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    Buy Real Estate in Greece – 10 Tips to Ease the Process

    It’s no wonder that more and more people are deciding to buy real estate in Greece. It’s the dream destination for many people – there’s nowhere that conjures up quite such magical and romantic associations. White bougainvillea-covered houses tumbling down hillsides to an azure sea, olive groves, glimpses of ancient myths and legends, the islands bathed in eternal sunshine – who could resist the allure of such a country?

    Of course there are also more down-to-earth reasons for wanting to to buy real estate in Greece. Greece seems to be a hot prospect for the property market at the moment. In the aftermath of the Olympic games and Greece’s entry into the EU, a huge amount of building took place in the Athens area. Savvy investors are now looking further afield in the remote and beautiful parts of the Peloponnese and the islands. If the property is wanted for vacation rental purposes, there are popular areas here where you’ll seldom be without a tenant. And for would-be property investors looking for an alternative to the uncertain US property market, Greece represents a golden opportunity.

    So is it easy to buy real estate in Greece? Well, Greece isn’t the easiest place – but there’s no reason why you can’t do it successfully, as many, many foreign nationals have. The main thing is to do your homework and be aware in advance of the process, the legalities and the possible pitfalls, so that nothing comes as a nasty shock. Here are some guidelines to help you.

    1. First and foremost, decide where you want to buy your property. The land of Greece covers an immense area with an incredible variety of landscapes – island, mainland, coastal, mountain, urban, rural or village. Get to know Greece a bit before you start – this can only be a delightful process!
    2. One important thing you have to be aware of — if you are not from the European Union (e.g. if you are from the USA) you need special permission to buy property in certain areas of Greece. These are actually areas that are on the outside fringes of the country next to Greece’s neighbors – Albania to the north, Turkey to the east and Libya to the south – and include northern Greece, Rhodes and Crete. In most cases, obtaining this approval isn’t a major problem, but it’s something you need to know about. And don’t even think of trying to circumvent it.
    3. Before starting the purchase process, whichever country you come from, you have to obtain a tax number, which you get from any tax office. It’s called the AFM (arithmo forologiko mitro). If you are from the USA or UK you have to produce your passport and fill out an M1 and M7 tax form, to obtain the AFM.
    4. Another requirement is that you have to show that the finance you are using to buy the property is legal. You are required to declare your source of income for the amount the authorities deem your property to be worth, and if the funds come from outside Greece you must keep a copy of the bank transfer and the “pink slip” issued by the bank. Any expenditure you can’t account for will be assessed as “unreported income” and you will have to pay the full tax on it!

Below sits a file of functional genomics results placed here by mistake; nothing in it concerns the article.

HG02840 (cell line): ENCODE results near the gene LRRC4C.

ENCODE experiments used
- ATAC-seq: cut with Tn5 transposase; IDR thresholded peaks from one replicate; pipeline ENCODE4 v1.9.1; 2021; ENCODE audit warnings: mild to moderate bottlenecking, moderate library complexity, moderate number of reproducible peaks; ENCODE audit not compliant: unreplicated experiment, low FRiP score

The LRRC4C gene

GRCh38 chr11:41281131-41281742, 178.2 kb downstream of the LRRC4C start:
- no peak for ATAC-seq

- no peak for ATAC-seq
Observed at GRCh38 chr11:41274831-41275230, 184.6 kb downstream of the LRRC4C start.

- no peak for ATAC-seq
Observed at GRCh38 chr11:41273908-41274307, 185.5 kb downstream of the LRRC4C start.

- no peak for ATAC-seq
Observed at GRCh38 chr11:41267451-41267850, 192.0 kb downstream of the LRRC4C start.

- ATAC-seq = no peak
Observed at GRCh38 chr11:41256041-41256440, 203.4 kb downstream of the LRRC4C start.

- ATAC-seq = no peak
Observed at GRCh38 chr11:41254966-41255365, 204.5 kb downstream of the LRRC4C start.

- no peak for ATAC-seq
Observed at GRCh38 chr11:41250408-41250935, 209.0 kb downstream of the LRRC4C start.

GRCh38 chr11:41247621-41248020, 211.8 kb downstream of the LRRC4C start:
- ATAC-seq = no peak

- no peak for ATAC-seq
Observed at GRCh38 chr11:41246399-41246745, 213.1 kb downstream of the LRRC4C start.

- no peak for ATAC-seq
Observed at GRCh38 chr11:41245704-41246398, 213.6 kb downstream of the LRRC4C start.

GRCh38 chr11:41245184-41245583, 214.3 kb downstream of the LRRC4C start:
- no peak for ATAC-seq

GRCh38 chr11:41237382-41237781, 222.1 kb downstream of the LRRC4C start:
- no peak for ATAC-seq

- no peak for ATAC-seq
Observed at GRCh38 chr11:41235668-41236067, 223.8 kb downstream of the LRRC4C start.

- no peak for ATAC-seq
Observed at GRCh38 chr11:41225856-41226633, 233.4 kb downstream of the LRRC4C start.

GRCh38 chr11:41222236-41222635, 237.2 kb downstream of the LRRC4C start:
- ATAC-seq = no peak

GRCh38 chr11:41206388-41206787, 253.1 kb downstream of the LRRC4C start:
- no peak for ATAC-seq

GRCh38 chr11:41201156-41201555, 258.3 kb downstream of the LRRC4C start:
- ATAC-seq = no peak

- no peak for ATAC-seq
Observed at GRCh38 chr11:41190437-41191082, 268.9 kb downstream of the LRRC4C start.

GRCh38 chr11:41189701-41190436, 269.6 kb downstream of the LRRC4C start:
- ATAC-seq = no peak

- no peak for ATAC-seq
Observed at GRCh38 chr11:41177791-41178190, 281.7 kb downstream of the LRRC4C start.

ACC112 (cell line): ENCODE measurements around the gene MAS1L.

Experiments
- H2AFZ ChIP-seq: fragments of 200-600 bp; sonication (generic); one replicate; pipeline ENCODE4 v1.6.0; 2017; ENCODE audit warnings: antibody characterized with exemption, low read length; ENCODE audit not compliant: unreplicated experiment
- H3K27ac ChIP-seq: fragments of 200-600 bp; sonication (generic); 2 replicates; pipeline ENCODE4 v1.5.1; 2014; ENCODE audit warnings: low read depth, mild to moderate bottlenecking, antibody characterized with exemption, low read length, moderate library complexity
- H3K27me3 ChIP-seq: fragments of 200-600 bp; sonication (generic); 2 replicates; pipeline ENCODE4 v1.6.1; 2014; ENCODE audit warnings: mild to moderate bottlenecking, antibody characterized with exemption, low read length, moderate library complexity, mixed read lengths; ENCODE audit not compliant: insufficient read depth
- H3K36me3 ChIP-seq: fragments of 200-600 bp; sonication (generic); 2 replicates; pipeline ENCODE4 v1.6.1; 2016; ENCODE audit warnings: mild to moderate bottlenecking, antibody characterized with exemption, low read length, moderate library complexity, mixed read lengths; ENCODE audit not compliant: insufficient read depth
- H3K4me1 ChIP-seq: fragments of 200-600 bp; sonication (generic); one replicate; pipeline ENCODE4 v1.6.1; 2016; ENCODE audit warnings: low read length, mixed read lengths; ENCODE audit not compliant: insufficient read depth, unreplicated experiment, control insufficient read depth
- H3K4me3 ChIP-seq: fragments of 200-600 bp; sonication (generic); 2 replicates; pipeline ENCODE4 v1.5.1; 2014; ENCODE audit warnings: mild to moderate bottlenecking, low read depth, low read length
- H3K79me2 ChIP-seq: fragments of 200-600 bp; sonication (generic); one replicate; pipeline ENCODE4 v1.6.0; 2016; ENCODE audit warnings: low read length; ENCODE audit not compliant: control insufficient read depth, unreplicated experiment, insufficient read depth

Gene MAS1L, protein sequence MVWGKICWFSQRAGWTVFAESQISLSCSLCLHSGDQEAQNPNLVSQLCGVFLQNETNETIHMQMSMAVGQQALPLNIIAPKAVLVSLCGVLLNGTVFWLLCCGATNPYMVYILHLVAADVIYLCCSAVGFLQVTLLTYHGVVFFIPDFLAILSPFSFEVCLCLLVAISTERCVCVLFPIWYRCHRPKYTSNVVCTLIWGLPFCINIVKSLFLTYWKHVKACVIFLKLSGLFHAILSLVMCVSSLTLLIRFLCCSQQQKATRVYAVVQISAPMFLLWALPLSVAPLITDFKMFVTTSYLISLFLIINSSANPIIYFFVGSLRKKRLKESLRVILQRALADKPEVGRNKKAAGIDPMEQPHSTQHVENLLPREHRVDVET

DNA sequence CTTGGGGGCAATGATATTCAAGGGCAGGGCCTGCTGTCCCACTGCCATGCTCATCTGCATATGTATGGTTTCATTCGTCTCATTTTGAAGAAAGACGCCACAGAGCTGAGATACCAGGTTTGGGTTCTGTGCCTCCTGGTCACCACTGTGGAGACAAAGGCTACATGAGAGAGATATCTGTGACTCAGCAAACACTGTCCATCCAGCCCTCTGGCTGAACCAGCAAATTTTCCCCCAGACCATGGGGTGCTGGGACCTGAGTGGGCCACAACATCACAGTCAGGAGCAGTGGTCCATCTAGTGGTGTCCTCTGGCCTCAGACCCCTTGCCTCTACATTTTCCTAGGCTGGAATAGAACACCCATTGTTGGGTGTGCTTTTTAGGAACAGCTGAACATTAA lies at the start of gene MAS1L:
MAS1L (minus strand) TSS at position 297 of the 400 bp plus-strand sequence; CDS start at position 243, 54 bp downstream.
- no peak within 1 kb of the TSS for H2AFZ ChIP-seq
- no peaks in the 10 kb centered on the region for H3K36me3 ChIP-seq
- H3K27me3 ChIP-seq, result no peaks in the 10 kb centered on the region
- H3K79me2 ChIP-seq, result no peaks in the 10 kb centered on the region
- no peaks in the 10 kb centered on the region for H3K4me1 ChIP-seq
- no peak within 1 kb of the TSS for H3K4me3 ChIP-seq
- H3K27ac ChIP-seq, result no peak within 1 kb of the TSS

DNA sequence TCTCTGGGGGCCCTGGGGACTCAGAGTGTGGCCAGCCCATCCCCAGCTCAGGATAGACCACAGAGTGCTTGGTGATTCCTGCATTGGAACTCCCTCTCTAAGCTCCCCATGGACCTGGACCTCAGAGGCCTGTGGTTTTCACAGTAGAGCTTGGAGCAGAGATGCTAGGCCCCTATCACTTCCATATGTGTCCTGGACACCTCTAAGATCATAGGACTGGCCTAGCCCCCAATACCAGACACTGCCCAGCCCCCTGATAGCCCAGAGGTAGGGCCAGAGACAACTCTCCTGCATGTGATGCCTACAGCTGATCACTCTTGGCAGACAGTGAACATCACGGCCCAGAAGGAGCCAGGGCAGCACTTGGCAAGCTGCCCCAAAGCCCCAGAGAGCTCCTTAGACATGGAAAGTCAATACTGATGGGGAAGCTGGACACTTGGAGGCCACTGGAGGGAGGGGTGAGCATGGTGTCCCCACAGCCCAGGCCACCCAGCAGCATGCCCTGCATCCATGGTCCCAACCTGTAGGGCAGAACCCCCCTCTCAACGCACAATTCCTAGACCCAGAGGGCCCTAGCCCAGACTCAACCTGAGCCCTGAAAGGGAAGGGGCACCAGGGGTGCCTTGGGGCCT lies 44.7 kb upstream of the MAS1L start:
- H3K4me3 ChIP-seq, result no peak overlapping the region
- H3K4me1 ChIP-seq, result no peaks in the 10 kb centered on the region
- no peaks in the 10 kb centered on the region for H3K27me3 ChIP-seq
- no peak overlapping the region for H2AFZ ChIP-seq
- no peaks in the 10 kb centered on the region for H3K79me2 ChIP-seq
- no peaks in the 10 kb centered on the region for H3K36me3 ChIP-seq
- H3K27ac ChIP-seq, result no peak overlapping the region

5. You must also open a bank account in Greece, as when you actually purchase your property the money has to be transferred directly from a Greek bank.
    6. Once you have made an offer on the property, the transaction has to be overseen by a public notary (symvoliographo). This official will draft a preliminary contract, at which point you have to pay a deposit of 10 percent. This is not refundable unless the title can’t be established correctly – part of the notary’s job is to check this.
    7. You really do need a lawyer (thikigraphos) – and one who speaks English. You can get a list of recommended ones from the British or US consulate. The lawyer should check that the property really belongs to the person who claims to be the owner and that he/she has the right to sell it. Greek houses are often jointly owned by several members of the same family, but the seller may forget to tell you that he only owns part of it!
    8. You also need to employ a civil engineer (politikos michanikos) to check things like zoning laws (which tell you what you are allowed to do with the property) and make sure that the boundaries of the land actually correspond with what is stated in the title deeds. It is very much “buyer beware” in Greece.
    9. Once the investigations are complete, and your finance is in place, the public notary will draw up the final contract. This has to be signed in the presence of the notary, your lawyer and the estate agent. Then the ownership will be transferred to you.
    10. If this all seems a bit alarming, try talking to some non-Greek nationals who have already been through the process. They will be only too happy to chat to you over a few glasses of ouzo and you’ll soon see that it’s really not all that difficult!

    But the main thing to bear in mind if you want to buy real estate in Greece is, don’t expect to find everything operates exactly as it does in the USA or UK. Spend time chatting with friends, sampling the fare in tavernas and absorbing the Greek way of life. That way, when things don’t happen exactly as you expect, you’ll see it not as a frustration but as part of the charm of the place. And a few more glasses of ouzo will help as well!

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